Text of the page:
by Carolyn Wood
A podcast, simply put, is an audio file posted on the web that is generally delivered to listeners via a subscription service, such as an RSS feed. RSS feeds alert subscribers when new files have been posted to a Web site, whether the files are new entries in a blog or new podcasts or videocasts. While audio files and even audio blogs aren’t new, the term “podcast” was first coined in 2004, blending the words “iPod” and “broadcast.” By 2005, the concept reached its tipping point: not only had thousands of podcasts been created, but The New Oxford American Dictionary named “podcast” its official “Word of the Year.”
Podcasting rapidly moved beyond the realm of bloggers and small businesses to mainstream media/corporate sites. While podcasting’s name was originally associated with the iPod, listeners can use any computer with a sound card or any MP3 player to tune in. Podcasts on hundreds of topics can be downloaded at the listener’s convenience, and played back at the time and place of the listener’s choice. As Amy Gahran at Contentious says, “podcasting is like TiVo for radio.” Directories of podcasts abound, including iTunes, Podcast Alley, and podcasts.yahoo.com. Subscribe using the news feed reader of your choice, a news feed specifically for podcasts (like Juice), or an online reader (like Bloglines).
Basic podcasts are easy to create. You’ll need a microphone (and preferably a headset, as well), some free or inexpensive software, and a location on the web for your finished file. Setting up an RSS feed is easy, as well. On the other hand, producing high-quality podcasts with compelling content that attracts loyal listeners requires a bit more knowledge, a lot more preparation, and an investment in some additional hardware. As with blogging, the tools are accessible to a wide range of people; the rewards, including audience size, however, will be commensurate with your talents, passion, discipline, study, marketing and timing.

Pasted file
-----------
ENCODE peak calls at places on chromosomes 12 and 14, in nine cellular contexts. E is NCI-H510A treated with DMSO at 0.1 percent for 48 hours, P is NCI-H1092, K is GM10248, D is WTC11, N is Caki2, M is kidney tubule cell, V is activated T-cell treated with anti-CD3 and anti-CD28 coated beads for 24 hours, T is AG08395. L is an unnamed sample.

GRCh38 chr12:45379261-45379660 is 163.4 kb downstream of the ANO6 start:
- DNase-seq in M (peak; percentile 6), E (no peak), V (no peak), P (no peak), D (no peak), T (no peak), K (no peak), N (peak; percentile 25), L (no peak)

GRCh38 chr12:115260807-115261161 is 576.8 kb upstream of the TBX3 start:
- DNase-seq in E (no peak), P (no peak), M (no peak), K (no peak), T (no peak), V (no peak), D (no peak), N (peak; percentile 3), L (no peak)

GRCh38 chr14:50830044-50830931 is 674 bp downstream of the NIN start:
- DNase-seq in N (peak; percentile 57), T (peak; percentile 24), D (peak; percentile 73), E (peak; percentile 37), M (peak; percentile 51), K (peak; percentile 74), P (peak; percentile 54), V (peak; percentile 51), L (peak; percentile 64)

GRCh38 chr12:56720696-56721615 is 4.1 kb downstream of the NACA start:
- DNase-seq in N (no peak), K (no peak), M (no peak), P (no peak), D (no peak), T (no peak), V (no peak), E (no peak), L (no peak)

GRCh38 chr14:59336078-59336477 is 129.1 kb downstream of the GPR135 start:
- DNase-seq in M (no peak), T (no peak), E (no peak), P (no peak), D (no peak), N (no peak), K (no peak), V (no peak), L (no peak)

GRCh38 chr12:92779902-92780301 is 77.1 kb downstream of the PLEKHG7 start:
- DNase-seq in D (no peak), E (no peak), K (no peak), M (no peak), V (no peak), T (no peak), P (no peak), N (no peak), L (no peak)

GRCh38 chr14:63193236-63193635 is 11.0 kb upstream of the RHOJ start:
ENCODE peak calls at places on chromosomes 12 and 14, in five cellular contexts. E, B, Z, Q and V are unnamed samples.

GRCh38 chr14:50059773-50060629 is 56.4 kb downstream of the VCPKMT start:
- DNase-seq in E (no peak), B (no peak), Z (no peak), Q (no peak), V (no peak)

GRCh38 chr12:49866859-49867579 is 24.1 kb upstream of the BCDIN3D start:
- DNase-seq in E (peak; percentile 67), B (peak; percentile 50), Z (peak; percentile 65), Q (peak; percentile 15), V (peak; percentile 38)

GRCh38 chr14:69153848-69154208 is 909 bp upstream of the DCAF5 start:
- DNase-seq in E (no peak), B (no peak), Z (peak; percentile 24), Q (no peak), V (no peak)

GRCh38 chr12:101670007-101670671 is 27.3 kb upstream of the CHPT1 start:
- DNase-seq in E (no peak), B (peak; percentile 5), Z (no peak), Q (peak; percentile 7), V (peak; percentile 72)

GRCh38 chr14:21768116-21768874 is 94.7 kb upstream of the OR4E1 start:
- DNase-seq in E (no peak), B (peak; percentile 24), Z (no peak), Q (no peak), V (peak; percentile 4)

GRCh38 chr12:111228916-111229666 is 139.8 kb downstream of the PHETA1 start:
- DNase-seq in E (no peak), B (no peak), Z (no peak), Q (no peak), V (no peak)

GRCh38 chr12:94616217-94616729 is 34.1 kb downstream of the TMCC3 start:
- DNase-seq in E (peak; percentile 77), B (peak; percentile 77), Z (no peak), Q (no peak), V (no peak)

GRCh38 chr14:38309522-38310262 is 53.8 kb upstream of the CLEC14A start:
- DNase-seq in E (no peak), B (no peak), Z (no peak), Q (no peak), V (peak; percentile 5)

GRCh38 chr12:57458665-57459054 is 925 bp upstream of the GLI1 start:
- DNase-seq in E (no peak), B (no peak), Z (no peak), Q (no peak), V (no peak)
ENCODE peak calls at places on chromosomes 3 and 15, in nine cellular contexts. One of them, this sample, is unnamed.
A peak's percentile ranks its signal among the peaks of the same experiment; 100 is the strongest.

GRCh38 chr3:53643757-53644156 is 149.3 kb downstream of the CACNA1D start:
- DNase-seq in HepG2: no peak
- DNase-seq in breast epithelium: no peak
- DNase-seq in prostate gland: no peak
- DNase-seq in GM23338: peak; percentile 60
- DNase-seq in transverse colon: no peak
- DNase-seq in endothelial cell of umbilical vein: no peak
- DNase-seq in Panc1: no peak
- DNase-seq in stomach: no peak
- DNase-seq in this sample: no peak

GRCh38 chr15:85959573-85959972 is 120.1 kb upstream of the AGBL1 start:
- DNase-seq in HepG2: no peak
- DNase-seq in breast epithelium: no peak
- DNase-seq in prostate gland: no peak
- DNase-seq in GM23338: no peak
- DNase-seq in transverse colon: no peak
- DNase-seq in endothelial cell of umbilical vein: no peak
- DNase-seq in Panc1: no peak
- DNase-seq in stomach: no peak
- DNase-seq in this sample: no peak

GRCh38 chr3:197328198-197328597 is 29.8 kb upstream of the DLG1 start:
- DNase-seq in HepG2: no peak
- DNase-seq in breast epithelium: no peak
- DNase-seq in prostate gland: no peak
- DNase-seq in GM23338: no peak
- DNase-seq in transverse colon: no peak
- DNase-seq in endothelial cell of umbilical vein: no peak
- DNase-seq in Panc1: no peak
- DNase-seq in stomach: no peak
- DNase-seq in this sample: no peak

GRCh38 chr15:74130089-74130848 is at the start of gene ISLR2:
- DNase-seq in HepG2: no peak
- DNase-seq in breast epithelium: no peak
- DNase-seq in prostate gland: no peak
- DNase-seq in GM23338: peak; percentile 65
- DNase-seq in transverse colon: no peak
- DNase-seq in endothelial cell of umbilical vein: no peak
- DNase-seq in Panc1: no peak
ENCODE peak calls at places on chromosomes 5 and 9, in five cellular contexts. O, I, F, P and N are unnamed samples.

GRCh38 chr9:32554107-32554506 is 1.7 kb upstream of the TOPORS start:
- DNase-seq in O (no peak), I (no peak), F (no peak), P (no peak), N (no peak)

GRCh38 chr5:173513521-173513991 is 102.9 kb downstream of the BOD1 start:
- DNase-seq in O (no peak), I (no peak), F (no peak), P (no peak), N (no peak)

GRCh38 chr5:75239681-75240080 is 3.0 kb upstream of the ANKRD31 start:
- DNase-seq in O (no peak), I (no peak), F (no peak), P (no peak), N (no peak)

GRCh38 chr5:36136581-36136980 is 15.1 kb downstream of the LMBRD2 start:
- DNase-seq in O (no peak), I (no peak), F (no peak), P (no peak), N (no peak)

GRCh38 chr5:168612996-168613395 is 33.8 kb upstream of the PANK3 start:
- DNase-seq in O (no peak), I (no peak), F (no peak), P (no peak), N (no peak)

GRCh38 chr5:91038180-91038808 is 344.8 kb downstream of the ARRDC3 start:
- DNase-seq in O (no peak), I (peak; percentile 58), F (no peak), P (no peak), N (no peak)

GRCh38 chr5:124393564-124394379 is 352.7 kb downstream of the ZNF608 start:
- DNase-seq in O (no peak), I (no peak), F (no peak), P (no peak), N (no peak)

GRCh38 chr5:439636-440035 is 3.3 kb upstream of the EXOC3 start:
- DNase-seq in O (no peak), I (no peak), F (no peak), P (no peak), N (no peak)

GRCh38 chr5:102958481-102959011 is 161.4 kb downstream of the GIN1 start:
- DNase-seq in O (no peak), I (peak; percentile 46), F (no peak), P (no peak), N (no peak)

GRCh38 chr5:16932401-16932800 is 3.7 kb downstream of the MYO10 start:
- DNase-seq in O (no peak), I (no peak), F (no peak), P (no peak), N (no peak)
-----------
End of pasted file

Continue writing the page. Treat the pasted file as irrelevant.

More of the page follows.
The first step is to determine what your content will be, whether it’s music, an interview, a seminar or tutorial, entertainment, news, or a report on the laugh riot that is your life. Listening to a variety of programs by experienced podcasters is an invaluable introduction. Check out the blog article 10 Best Tech Podcasts of 2005 for some places to start.
Hardware can be as simple as the internal microphones found in some computers, though investing in even an inexpensive ($30 or $40) microphone can make a world of difference. Headphones are important, too, so you can hear your voice, and any background noises or distortions, as you record. To record and edit your podcast on a Mac or PC, most sources recommend starting with Audacity, a free, open source application.
Quick tutorials for getting up to speed with Audacity are listed in Resources at the end of this article. Some of these appear to use earlier versions of Audacity, which can now be used to record sound, not just edit. Several sources recommend making backups of recording sessions made with Audacity, as early versions, at least, were a bit crash-prone. If you want to include content from speakers in other locations (as in an interview), Virtual Audio Cable for the PC and Audio Hijack Pro for the Mac are able to capture sound from Skype conversations. As you gain experience, you may want to do heavier editing, have music fade in and out, and do more sophisticated processing of your files. Audacity can handle some of these tasks, and the books listed in Resources will provide details on other software if you decide to invest more.